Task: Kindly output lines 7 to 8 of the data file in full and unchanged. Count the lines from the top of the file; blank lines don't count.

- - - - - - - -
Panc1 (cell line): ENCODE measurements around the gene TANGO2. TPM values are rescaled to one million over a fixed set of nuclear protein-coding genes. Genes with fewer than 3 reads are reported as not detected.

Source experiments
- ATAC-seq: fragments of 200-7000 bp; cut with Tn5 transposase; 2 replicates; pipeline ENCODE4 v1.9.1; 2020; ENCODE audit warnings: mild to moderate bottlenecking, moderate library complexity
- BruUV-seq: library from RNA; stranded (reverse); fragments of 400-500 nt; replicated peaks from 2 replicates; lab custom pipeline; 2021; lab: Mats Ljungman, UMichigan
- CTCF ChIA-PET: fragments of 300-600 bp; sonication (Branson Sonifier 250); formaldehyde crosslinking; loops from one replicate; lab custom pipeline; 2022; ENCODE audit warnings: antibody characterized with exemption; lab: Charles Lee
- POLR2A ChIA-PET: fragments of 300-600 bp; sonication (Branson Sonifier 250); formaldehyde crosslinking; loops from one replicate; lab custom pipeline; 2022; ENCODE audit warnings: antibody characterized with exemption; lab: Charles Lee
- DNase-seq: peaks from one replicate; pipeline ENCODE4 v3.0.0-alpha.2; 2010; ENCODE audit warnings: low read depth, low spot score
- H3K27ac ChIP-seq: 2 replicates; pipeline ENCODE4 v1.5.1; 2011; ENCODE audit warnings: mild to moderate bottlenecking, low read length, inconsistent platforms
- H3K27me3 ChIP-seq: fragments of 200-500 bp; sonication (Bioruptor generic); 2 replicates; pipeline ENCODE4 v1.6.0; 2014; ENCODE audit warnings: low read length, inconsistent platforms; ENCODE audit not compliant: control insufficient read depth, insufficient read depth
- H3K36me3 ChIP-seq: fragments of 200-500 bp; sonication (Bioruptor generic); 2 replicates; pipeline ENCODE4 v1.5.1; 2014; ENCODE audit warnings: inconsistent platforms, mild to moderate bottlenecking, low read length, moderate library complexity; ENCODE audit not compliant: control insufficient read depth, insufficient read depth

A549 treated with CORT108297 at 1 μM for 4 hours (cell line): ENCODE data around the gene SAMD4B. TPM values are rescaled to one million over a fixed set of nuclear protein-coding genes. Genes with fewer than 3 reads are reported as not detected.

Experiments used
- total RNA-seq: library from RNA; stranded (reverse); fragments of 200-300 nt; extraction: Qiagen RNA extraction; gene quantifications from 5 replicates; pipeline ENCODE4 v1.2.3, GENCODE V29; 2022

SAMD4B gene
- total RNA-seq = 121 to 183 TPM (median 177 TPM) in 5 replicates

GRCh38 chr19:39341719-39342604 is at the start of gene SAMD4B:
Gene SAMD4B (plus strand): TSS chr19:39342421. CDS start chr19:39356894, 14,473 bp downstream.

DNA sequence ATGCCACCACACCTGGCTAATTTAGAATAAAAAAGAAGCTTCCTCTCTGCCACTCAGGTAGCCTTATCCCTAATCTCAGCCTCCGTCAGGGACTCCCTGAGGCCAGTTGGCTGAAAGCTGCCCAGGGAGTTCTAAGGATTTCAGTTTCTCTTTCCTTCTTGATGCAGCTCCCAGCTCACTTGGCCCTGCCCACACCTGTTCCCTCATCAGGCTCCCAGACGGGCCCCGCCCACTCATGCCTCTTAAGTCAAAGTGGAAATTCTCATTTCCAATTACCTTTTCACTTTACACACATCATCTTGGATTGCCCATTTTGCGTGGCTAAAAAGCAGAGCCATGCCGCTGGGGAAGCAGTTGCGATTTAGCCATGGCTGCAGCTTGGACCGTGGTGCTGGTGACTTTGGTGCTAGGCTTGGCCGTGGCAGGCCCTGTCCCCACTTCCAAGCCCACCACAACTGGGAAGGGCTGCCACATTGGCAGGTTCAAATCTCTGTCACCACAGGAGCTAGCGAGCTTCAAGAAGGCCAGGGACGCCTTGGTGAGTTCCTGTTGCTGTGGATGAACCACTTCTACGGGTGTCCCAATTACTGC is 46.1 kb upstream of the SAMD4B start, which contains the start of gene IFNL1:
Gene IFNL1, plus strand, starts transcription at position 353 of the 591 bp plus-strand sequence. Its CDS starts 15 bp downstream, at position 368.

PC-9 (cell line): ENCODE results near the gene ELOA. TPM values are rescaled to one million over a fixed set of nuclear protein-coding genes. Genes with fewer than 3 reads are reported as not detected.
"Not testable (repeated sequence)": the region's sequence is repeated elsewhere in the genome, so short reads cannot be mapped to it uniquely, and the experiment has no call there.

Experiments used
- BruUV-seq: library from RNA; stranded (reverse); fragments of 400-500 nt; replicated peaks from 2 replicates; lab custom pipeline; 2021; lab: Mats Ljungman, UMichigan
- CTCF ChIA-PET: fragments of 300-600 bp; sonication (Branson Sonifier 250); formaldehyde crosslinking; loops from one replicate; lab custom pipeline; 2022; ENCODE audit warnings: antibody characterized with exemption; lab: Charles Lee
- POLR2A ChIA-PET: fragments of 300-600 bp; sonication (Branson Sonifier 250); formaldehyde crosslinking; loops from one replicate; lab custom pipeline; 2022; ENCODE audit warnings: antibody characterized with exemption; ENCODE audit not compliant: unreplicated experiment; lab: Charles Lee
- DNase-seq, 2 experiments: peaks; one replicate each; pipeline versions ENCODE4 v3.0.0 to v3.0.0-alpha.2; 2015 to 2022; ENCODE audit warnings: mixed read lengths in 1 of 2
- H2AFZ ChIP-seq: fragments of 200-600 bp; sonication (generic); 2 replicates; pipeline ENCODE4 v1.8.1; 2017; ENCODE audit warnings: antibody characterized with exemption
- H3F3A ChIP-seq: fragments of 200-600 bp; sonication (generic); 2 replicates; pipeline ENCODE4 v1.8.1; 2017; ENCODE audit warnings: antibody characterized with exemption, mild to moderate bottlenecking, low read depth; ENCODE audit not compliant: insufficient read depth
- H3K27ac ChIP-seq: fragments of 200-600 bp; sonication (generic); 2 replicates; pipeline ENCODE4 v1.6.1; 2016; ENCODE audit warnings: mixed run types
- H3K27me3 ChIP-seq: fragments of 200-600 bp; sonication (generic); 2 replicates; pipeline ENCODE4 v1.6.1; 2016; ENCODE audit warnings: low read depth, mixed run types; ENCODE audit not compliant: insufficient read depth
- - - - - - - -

- DNase-seq: peaks from one replicate; pipeline ENCODE4 v3.0.0-alpha.2; 2010; ENCODE audit warnings: low read depth, low spot score
- H3K27ac ChIP-seq: 2 replicates; pipeline ENCODE4 v1.5.1; 2011; ENCODE audit warnings: mild to moderate bottlenecking, low read length, inconsistent platforms